A brain aneurysm occurs when part of an artery wall weakens and swells. A ruptured aneurysm occurs when that artery bursts, releasing blood into the brain. An aneurysm can result from a head injury, disease or congenital problem present from birth. Ruptured brain aneurysms are very serious and can cause permanent damage or death.
The Novant Health Aneurysm Clinic at Novant Health Presbyterian Medical Center provides a coordinated care plan for patients with brain aneurysms that have not ruptured. A team led by Greg Joseph, MD, a neurointerventional radiologist with Mecklenburg Radiology Associates, follows patients for a minimum of five years in an outpatient clinic and performs procedures in the hospital when necessary. Dr. Joseph and his team aim to help patients live with brain aneurysms for many years without experiencing any ill effects.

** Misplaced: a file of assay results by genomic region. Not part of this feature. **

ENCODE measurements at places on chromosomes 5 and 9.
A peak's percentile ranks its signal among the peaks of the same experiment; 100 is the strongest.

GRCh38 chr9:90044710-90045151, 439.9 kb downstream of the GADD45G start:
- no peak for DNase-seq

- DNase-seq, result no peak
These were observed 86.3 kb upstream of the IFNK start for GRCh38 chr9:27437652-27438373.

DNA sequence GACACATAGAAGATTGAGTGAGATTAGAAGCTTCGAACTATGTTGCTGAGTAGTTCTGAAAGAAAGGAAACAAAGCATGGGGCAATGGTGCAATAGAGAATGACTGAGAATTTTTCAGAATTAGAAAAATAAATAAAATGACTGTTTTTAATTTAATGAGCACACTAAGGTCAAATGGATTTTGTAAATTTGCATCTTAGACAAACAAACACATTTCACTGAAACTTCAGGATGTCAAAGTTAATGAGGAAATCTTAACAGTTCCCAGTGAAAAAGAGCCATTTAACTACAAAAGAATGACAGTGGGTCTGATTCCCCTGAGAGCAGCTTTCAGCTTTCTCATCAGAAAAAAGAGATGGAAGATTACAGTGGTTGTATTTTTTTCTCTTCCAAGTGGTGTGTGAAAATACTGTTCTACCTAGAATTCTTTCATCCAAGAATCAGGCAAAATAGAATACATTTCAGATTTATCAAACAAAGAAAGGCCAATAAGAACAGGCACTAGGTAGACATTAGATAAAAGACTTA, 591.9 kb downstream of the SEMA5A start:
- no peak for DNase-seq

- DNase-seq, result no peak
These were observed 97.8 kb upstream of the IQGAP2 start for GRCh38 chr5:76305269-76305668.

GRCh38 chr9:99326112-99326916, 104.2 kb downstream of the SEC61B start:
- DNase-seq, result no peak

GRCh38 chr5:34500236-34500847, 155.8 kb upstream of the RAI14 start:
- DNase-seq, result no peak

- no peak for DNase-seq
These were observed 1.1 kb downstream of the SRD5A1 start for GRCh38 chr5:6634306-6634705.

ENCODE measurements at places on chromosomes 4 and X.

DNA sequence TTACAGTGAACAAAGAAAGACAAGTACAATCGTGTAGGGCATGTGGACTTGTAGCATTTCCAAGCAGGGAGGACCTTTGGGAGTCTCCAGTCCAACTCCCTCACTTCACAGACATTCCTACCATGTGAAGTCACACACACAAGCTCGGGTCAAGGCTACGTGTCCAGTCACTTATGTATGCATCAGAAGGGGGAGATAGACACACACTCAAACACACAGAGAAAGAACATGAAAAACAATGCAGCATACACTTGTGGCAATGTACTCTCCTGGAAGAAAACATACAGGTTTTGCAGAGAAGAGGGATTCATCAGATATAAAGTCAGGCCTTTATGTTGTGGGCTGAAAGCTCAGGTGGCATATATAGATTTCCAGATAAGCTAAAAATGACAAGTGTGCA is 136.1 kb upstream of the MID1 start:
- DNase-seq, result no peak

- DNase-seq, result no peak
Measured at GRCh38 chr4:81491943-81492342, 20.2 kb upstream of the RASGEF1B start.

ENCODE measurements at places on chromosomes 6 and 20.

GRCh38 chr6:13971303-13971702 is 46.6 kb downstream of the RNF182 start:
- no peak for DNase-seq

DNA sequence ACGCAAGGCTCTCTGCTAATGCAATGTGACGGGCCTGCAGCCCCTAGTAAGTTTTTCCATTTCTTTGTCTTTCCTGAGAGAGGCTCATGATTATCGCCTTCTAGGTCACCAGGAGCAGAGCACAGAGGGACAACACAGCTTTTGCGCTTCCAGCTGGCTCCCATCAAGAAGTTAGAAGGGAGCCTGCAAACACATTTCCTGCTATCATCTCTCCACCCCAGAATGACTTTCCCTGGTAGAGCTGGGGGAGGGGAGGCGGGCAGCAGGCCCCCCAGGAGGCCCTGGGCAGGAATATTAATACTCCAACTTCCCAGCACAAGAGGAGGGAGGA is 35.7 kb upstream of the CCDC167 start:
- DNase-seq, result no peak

Most brain aneurysms that have not ruptured do not cause symptoms and are only found during tests for unrelated conditions. However, some aneurysms that have not ruptured can cause symptoms by putting pressure on areas of the brain, which can lead to severe headaches, speech changes, neck pain and blurred vision.
When a brain aneurysm ruptures, symptoms are usually sudden and severe. A ruptured brain aneurysm is a life-threatening medical emergency. The following symptoms may indicate a ruptured brain aneurysm:
- A sudden, intense headache that is different from past headaches
- Severe neck pain
- Nausea with vomiting
- Sensitivity to light
- Fainting or loss of consciousness
If you or a loved one experiences any of the above symptoms, call 911 immediately.
To learn more about the Novant Health Aneurysm Clinic, call the neuroscience navigator at 704-316-6239.